The sun is setting on an unseasonably cold early spring day in Port Perry, Ontario, and Emily VanCamp is starting to worry. The actress has been home for a couple of weeks, visiting family and generally taking a break from the regular jet-setting life of a Hollywood starlet.
“LA is great,” she says, “but I’ve been missing home a lot more lately.” She had a play date scheduled with her nephew, and now she’s looking out the window at the snow (or is it rain? No one really knows), and thinking about the drive over there, and the time, and maybe she’ll have to call and cancel before it gets too dark.
You can take the sensible Canadian girl out of Canada, but you can’t take the sensible Canadian thinking out of the girl.
The upshot is that her deliberations afford us a few extra minutes together — and a few extra minutes with Emily VanCamp is something to be thankful for. The 30-year-old actress doesn’t have a lot of spare time these days. This summer is about to be particularly hectic. VanCamp will be reprising her role as Sharon Carter/Agent 13 in the upcoming superhero mega-movie Captain America: Civil War. In it, she’ll star alongside a cast that includes nearly every working actor in Hollywood today: Chris Evans and Robert Downey Jr., Scarlett Johansson and Gwyneth Paltrow, Paul Rudd, Paul Bettany, Marisa Tomei, and Martin Freeman. And the list goes on.
“It’s just been one of those pinch-me moments,” says VanCamp. She seems earnest in this. How could a kid from Port Perry, a town of less than 10,000 people about an hour northeast of Toronto, ever imagine being in the same business — let alone on the same movie poster — as the entirety of today’s Hollywood elite?
The truth is, she didn’t. VanCamp moved away from home in her early teens to study dance in Montreal. She was a ballet dancer for years — look hard enough and you can still kind of see it in her posture, in her deliberateness, in her almost unreasonable poise. As can happen to your childhood dreams, she soon fell out of touch with dance. “Ballet is so physical,” she says. “The training is so difficult, and the odds of being successful are so slim. I started feeling a bit restricted. But I was taking an acting class in Montreal and I loved it. I looked forward to those two hours every week.” It came pretty naturally to her. VanCamp has this way falling into the lives of these people she inhabits onscreen, of becoming them. That is, she has this way of really acting — not always something you get with the waify blonde starlet type. But that’s how she fell in love with the craft in the first place. “I was always fascinated by people, and by behaviour,” she says. “I spend a lot of time just staring, watching people on the street.”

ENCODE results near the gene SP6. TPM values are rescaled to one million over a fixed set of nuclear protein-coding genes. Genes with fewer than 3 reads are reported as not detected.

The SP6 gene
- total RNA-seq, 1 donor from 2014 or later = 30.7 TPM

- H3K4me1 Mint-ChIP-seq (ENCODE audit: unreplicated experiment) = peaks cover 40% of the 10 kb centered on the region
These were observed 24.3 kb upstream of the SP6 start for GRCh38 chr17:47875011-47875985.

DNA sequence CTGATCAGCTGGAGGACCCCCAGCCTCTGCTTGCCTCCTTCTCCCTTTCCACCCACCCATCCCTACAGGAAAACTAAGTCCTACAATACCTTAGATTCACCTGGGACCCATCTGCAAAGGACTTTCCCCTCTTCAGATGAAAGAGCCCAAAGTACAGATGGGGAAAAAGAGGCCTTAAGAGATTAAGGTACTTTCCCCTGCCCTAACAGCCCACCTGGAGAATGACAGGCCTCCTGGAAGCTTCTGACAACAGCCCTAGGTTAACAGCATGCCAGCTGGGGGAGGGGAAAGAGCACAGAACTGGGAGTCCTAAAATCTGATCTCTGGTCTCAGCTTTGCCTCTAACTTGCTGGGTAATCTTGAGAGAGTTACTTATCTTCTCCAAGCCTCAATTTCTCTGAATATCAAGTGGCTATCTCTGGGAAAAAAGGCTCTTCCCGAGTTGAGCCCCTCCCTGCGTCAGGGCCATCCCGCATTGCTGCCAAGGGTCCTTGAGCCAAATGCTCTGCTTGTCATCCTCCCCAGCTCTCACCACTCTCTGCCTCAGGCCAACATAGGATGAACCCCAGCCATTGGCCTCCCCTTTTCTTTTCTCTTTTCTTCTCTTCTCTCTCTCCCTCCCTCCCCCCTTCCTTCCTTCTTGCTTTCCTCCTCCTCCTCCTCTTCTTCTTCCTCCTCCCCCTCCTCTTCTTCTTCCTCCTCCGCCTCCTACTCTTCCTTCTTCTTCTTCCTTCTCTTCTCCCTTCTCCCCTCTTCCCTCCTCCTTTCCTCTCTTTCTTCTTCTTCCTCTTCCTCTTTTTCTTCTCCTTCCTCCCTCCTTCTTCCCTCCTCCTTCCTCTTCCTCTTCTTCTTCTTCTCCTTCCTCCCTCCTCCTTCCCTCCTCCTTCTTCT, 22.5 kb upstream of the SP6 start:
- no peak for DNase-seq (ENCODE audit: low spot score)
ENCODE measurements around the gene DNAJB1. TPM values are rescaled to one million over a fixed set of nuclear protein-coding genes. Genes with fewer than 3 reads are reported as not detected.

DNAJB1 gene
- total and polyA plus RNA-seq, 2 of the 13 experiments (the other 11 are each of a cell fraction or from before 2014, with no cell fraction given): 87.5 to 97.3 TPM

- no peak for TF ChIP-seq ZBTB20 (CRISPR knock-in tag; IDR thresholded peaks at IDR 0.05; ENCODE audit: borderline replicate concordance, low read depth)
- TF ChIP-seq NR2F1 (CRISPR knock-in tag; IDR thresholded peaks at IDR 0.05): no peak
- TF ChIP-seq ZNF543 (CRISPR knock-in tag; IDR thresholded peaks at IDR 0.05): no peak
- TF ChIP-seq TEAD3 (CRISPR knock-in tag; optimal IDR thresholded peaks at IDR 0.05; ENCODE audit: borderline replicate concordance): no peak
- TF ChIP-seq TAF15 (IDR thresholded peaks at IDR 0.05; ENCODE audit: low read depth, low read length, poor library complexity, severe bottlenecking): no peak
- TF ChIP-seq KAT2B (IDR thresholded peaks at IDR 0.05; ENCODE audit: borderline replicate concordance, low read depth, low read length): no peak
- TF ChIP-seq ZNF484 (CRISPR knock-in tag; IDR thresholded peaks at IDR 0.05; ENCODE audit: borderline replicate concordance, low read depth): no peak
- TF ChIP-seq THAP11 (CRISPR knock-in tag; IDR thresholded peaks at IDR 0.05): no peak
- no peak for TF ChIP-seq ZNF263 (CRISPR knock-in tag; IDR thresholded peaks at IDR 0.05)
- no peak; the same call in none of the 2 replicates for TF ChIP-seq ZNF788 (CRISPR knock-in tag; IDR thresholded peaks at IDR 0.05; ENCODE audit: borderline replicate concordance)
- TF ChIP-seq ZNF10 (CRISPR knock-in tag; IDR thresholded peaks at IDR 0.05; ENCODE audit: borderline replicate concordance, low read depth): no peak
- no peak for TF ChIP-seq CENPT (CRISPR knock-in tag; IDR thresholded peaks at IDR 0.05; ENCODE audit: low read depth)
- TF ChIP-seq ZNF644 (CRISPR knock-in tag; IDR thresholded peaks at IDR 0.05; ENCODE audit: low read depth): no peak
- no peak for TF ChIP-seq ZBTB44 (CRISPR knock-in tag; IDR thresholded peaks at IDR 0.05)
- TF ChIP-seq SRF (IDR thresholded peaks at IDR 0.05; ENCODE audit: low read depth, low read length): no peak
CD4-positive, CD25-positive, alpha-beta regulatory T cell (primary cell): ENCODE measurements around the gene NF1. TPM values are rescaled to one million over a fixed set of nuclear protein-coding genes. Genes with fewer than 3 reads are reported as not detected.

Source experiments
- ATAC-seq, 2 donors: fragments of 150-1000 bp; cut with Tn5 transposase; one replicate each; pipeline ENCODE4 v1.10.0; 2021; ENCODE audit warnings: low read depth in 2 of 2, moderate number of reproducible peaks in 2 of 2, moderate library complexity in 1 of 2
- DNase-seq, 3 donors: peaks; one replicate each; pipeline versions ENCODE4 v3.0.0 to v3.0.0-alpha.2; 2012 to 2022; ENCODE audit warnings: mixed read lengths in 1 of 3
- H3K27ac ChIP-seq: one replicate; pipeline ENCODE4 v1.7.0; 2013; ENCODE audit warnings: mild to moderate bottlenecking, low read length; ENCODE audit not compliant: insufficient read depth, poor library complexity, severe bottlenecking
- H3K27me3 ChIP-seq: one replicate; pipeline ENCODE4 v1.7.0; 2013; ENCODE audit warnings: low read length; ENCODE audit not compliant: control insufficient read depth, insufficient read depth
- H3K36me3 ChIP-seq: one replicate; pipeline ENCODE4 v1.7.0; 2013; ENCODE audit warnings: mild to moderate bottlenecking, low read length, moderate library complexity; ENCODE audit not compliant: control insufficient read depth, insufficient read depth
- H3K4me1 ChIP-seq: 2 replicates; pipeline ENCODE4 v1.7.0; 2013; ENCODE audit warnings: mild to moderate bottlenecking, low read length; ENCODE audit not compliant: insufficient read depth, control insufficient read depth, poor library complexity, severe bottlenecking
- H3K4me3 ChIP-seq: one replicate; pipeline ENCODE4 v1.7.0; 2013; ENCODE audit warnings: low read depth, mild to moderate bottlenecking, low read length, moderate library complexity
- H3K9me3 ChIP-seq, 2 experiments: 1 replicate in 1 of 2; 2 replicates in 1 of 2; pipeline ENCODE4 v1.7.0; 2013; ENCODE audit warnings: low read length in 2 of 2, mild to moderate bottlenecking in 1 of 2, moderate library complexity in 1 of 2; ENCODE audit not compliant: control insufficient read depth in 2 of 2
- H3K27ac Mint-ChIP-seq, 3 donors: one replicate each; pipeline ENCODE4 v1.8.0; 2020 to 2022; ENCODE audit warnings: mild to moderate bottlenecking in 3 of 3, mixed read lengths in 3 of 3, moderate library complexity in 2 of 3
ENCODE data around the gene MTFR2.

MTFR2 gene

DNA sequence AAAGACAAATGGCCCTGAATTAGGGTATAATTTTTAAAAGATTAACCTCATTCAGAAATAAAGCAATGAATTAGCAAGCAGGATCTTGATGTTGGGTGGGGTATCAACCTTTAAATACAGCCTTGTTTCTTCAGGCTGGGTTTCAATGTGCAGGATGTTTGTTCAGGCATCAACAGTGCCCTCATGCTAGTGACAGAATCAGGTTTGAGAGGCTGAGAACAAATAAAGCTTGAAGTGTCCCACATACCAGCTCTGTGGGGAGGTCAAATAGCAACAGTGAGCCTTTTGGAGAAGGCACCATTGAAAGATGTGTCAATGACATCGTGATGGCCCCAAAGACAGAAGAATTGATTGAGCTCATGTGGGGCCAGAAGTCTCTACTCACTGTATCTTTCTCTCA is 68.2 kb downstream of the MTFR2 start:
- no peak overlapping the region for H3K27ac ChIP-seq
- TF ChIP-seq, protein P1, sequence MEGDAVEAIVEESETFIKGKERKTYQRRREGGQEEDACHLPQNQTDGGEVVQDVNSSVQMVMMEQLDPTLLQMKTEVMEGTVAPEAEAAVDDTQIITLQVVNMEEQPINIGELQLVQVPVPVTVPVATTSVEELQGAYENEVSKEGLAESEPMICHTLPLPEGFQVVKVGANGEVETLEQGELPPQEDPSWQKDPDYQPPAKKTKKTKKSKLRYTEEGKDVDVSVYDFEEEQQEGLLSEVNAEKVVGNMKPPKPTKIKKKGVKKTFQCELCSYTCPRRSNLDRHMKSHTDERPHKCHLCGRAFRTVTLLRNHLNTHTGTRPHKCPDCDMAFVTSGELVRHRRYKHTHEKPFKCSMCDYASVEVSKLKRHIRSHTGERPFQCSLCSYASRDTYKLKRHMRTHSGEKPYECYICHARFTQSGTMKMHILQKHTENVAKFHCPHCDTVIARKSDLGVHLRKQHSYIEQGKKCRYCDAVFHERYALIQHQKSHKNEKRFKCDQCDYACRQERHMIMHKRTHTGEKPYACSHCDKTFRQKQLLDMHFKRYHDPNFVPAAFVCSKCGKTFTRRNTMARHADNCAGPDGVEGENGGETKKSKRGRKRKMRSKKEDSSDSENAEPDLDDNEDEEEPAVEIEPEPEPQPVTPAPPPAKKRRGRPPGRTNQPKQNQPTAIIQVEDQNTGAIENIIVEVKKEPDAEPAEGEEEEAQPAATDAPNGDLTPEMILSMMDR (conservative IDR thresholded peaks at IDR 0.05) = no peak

While she makes it look easy, acting’s about as sure a thing as ballet when it comes to career prospects. So she used the determination she learned in dance to take her to the next level, out of the country, even farther away from her already distant family, towards the bright lights of Los Angeles County.
VanCamp first came to fame on the WB TV series Everwood. She played Amy Abbott, the show’s main character: an aw-shucks girl-next-door type who — let’s call it a lack of imagination on the part of the show’s producers — fit VanCamp perfectly. It’s not completely fair to say her four years on Everwood changed her, and yet what else do you call it when a teenager grows up in front of the camera? Though Everwood was actually filmed in Utah, VanCamp clearly fell in love with Hollywood. From there, she became a mainstay of network weeknight dramas, doing two years on Brothers & Sisters, followed by her legitimate breakout shot: as the flawed heroine Emily Thorne in Revenge, a soapy, modern retelling of The Count of Monte Cristo. Revenge ran for four tumultuous seasons, until last May.
And though she’s been working steadily almost her entire adult life, she still isn’t entirely comfortable in the spotlight — or in her downtime. She still has plenty of pinch-me moments. “Every time you get a job is a huge pinch-me moment,” she says. “It’s that fear that the next call might not come — that fear never goes away.” Which is a good thing. It keeps her on her toes. It keeps her hungry, keeps her working.
It also keeps her grounded — and it’s the very reason she’s back in Port Perry for a couple of much-deserved weeks of reading, cooking, and playing with her little nephew. She’s decided to cancel the play date, until tomorrow. Probably the right call. In the meantime, we’re looking out the window with her, quietly cursing the unrelenting snow (or whatever it is), secretly laughing at the overwhelming greyness of the day. Because if you’re Emily VanCamp, it really is all clear skies from here.